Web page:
As the responsible minister, I believe this is one of the areas where we can make significant strides forward. I have taken the opportunity of the revised Code for Public Appointments having come into force in January to renew our focus on increasing diversity in public appointments and launch a campaign to raise awareness of the benefits of public boards and create a talent pipeline. The campaign has given me the opportunity to meet existing appointees, leaders in the field of diversity and people from the private and public sectors who are already making changes in their respective industries.
If we are to capture the attention of the widest possible range of candidates, we need to continue to think creatively about how we promote public appointments. We must take advantage of what digital technology can bring to the appointments system in making it more open, transparent and accessible. We will build on the success of the central Public Appointments website, explore new social media opportunities, continue to work closely with existing partners, and build new links with networks in order to tap into a truly broad and diverse talent pool.
Achieving change takes leadership and commitment from those with the responsibility for the recruitment of boards to create an inclusive culture. It is important that we work with chairs and board members to showcase their achievements and explore new ways to attract, support and retain new talent at board level.
Where does this fit with wider government?
Whilst the public appointments process can often present unique challenges, I do not see the work we are doing in isolation from the efforts being made elsewhere in government, such as the work we are doing with the private sector. We are encouraging FTSE-level businesses to focus on diversity; to identify and support ethnic minority groups in the workplace; and achieve gender parity on boards (e.g. the Parker Review, the Hampton Alexander Review, and the McGregor Smith Review).
With a concerted effort across all sectors, we can only increase the pipeline of future talent and continue to remove barriers. Be it public or private sector, no one should feel they could not one day progress to board level because of their ethnicity, background or gender, or have the opportunity to serve in some of the most exciting and rewarding roles in the UK.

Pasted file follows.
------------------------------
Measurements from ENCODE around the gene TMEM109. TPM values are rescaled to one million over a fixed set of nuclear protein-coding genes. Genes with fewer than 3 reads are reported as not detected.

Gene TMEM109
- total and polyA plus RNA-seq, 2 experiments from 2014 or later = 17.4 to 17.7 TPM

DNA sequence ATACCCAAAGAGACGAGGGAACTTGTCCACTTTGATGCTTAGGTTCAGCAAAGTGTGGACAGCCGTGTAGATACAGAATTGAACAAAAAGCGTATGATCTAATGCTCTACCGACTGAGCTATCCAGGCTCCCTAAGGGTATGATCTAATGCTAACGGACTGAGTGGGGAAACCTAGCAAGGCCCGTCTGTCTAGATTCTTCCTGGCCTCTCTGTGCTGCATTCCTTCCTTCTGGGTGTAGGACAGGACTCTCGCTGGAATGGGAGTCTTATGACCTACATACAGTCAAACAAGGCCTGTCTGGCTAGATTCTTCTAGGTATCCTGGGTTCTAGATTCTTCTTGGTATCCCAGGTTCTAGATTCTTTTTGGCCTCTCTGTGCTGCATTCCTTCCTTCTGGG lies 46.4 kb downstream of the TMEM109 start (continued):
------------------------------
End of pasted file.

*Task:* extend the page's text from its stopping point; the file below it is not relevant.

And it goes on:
Public appointments case study: Camilla Poulton
I was appointed a member of the Independent Monitoring Board (IMB) at HM Prison Pentonville in July 2014 and have been Chair of the Board since January 2016. A public appointment like this is made by the Secretary of State (SoS) for Justice, and my role (as part of a team) is to independently monitor how fair, decent and humane the treatment of those in custody is.
IMB members are unpaid volunteers from the local community, who organise themselves such that every week of every year someone is in the prison talking to prisoners and staff about how the regime is working – in other words, monitoring how the prison is run. As a public appointee I have the privilege (and am empowered by law) to spend time in this usually ‘hidden’ environment so that as a board we can try to ensure that proper standards of care and decency are maintained. We write weekly reports to the Governor about what we find, as well as a formal annual report to the SoS.
I saw the appointment advertised in the Public Appointments monthly newsletter, and applied to join in February 2014. The first part of the selection process was
a tour of the prison. After that, I had a short interview with a panel of three IMB members.
There are many different types of voluntary work but, for me, a public appointment is worth applying for because it is a special kind of opportunity to do good, and one that carries responsibility and weight. Working in a prison won’t be for everyone, but I find it totally absorbing, and the IMB colleagues I work with are dedicated and professional, as well as being great fun. I didn’t have any experience of prisons when I applied, but I had done different types of voluntary work over the years, including in law centres, Rainbow Guides and being a school governor. A proven interest in helping different types of people and my local community were essential to my success in applying to join the IMB.
If you are interested to learn more about our work, visit the IMB website.